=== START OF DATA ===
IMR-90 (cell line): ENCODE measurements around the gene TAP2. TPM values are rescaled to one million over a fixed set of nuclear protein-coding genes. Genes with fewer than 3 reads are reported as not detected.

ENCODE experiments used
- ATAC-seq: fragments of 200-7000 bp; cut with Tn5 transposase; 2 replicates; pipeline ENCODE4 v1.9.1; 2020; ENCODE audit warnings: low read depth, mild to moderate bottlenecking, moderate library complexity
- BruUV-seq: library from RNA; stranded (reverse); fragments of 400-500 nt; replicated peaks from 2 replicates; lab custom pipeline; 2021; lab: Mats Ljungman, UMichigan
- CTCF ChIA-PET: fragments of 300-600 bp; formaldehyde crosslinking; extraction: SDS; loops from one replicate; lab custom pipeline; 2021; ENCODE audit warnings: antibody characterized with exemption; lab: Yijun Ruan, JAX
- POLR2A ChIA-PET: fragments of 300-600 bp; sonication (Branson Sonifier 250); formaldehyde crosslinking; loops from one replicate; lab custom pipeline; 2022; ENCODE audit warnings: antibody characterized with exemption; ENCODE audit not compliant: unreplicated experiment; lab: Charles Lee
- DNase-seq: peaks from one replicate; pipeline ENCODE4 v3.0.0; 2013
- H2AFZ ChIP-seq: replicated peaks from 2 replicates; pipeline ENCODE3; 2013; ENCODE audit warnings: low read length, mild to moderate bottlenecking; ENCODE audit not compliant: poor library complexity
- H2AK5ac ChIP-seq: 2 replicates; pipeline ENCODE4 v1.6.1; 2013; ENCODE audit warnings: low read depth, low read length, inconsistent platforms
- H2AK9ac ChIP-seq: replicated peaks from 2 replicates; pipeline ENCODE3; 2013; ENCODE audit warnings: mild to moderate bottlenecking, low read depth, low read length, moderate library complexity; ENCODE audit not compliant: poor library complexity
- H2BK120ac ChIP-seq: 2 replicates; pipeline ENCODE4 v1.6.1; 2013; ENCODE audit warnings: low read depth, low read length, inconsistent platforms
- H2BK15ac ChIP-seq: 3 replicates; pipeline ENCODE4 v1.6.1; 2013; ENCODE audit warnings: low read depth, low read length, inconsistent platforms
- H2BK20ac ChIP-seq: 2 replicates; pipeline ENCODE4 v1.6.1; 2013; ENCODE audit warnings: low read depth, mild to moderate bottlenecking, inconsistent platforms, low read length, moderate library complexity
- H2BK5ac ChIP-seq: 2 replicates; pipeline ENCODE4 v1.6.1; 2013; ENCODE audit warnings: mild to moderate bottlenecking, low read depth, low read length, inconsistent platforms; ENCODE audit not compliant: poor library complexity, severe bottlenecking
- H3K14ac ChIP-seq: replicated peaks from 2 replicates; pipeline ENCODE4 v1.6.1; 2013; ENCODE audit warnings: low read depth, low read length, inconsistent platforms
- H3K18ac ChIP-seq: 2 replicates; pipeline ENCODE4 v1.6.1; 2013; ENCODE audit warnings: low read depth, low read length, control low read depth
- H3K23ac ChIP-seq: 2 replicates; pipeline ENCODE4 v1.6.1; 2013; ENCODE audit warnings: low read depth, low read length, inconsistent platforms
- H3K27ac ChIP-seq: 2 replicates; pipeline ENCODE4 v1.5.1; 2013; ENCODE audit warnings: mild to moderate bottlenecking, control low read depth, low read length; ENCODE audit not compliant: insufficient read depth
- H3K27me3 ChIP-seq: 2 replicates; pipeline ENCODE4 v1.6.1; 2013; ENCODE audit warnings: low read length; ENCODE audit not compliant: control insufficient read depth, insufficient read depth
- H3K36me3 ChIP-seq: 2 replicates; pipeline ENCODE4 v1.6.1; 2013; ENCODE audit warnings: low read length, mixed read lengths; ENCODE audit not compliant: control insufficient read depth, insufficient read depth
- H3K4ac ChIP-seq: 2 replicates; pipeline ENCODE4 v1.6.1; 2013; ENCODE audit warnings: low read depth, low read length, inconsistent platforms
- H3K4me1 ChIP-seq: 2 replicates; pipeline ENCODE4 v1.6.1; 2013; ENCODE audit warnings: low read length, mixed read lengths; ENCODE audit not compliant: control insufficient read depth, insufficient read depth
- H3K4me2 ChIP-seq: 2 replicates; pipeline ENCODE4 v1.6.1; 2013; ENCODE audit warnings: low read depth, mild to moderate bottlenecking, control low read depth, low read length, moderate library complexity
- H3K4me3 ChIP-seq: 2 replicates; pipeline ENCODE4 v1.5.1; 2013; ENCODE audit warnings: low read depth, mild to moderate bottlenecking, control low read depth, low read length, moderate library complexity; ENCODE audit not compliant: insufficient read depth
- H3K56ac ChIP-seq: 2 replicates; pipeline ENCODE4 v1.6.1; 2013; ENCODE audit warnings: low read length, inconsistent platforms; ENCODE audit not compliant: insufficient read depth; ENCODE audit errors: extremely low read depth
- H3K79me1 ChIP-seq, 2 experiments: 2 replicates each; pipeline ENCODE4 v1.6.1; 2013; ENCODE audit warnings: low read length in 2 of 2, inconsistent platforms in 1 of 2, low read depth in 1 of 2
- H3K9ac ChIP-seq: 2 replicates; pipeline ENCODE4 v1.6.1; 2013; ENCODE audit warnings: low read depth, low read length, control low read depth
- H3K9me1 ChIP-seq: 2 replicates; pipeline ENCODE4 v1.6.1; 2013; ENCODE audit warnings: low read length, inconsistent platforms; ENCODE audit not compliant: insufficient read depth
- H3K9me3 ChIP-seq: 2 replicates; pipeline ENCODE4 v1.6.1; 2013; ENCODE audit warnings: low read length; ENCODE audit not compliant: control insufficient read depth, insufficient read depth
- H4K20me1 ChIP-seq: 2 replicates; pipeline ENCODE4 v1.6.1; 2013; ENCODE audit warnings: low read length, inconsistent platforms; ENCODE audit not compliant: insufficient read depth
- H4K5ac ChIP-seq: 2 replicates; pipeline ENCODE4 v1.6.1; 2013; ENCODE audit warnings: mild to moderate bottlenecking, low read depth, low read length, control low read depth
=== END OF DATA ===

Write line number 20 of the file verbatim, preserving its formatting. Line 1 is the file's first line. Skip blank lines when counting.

- H3K36me3 ChIP-seq: 2 replicates; pipeline ENCODE4 v1.6.1; 2013; ENCODE audit warnings: low read length, mixed read lengths; ENCODE audit not compliant: control insufficient read depth, insufficient read depth